8 steps to designing the cover for A Gentleman in Moscow

Penguin designer Melissa Four talks us through how she created the 1920s Russia-inspired cover of Amor Towles new novel, A Gentleman in Moscow.

1. Read the book

For a standalone literary novel like this, it's really important to read the manuscript - to experience it for yourself before trying to represent it visually. it's such a privilege to be one of the first people to enjoy an as-yet unpublished book! That was particularly true for a gentleman in Moscow - it's so atmospheric and absorbing, I loved it.

2. Mull over the brief

The design brief for this book was fantastic. It gave lots of helpful detail, but was also quite open. Here’s a paragraph from it:

"The cover should feel stylish and rich. I don’t think it needs to say 'Russia' in any overt way, given that Moscow is in the title, and it may be nice to have a suggestion of a woman, possibly a cocktail glass… illustrative rather than photographic. In terms of images, there is a twice-tolling clock, a piano, a beautiful actress in a long silk dress, cocktails and cocktail glasses, bees; a key, revolving doors, a chair and a palm (in the reception of the Metropol), the white jacket of the waiter, gold coins…"

3. Create an inspiration board  

I used Pinterest to research and collect inspiring pictures that related to the themes, style and setting of the book. This is the board I created:

A gentleman in Moscow
Gentleman in Moscow Pinterest board


4. Sketch some ideas and speak to the editor about them.

Here's the thumbnail sketch that we agreed should set the direction for the cover of A Gentleman in Moscow.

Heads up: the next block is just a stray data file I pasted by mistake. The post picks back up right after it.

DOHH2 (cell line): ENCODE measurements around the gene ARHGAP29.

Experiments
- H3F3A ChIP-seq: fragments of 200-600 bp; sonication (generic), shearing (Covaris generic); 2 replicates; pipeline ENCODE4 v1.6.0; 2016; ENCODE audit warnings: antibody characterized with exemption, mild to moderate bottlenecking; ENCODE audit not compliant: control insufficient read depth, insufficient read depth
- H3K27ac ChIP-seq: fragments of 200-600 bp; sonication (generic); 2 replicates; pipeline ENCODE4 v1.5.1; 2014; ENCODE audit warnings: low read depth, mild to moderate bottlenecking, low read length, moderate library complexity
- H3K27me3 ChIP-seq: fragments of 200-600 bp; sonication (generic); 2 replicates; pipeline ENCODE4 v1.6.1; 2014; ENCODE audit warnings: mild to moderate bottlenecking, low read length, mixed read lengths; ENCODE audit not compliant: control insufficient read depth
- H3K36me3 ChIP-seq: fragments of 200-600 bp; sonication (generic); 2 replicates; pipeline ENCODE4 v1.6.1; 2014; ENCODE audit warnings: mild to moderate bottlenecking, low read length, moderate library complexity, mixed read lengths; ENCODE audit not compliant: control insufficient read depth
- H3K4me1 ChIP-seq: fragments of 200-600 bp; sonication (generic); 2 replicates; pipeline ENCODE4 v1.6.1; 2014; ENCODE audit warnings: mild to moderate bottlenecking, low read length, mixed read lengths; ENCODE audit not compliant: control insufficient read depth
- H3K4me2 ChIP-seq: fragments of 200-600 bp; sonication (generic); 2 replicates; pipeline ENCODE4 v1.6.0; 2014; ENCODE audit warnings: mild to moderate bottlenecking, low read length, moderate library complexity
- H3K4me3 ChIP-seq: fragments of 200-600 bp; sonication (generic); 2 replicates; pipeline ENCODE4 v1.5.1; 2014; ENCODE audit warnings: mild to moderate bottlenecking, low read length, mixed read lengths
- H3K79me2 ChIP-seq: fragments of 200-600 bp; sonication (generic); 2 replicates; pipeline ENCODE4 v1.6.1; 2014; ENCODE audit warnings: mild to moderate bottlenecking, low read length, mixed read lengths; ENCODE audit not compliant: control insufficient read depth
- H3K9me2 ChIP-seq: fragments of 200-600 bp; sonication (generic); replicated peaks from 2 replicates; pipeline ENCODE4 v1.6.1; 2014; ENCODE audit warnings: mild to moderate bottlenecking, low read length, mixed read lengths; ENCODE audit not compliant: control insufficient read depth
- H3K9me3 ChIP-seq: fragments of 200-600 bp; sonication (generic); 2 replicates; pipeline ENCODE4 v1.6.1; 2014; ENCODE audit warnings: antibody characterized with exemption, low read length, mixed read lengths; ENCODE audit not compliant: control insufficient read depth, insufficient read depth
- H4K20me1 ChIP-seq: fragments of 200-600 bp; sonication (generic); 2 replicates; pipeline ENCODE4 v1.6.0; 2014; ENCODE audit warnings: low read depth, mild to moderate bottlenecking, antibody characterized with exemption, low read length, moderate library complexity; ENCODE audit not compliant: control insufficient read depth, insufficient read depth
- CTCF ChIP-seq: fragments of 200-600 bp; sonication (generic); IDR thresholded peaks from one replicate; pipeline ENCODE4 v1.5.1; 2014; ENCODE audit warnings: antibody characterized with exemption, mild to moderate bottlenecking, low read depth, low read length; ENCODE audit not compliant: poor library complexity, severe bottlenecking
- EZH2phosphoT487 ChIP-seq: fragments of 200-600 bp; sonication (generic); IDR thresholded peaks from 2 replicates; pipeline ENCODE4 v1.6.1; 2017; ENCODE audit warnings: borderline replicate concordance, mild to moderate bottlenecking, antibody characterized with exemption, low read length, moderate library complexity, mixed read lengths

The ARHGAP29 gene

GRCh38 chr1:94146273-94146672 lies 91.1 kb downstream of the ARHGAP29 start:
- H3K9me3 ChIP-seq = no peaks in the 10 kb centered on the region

a gentleman in Moscow
Rough thumbnail of the cover

Rough thumbnail sketch of cover

5. Develop the idea

The next step was to create something that I could show to a bigger group of people in the book's 'jacket meeting', where we get together with our sales and marketing teams to go over draft designs and decide which will be most appealing to book shoppers.  

A gentleman in Moscow
Drawing of the final cover idea


6. Create the final artwork

At this point I could have commissioned an illustrator, but I was so excited about this cover that I was keen to work on it myself.

I started by scanning the pencil sketch, then used that to draw a digital version of the final artwork in Adobe Illustrator.

This design is built up with lots of different layers containing details inspired by elements of the story (see below). You will recognise some of them from the original brief.

a gentleman in moscow
Progress of the cover


7.  Show it to the author

When Amor saw the cover he liked it (phew!) and only suggested a few tweaks, such as changing cocktail glasses to wine glasses. Showing the author is a scary moment, it's awful if they don't like what you've come up with but wonderful if they do!

8. Create a few little extras...

Finally, I supplied a few icons for the book's chapter headings and put together an animated version of the cover to use online. I get quite attached to covers like this and it's nice to help send them on their way.

a gentleman in moscow

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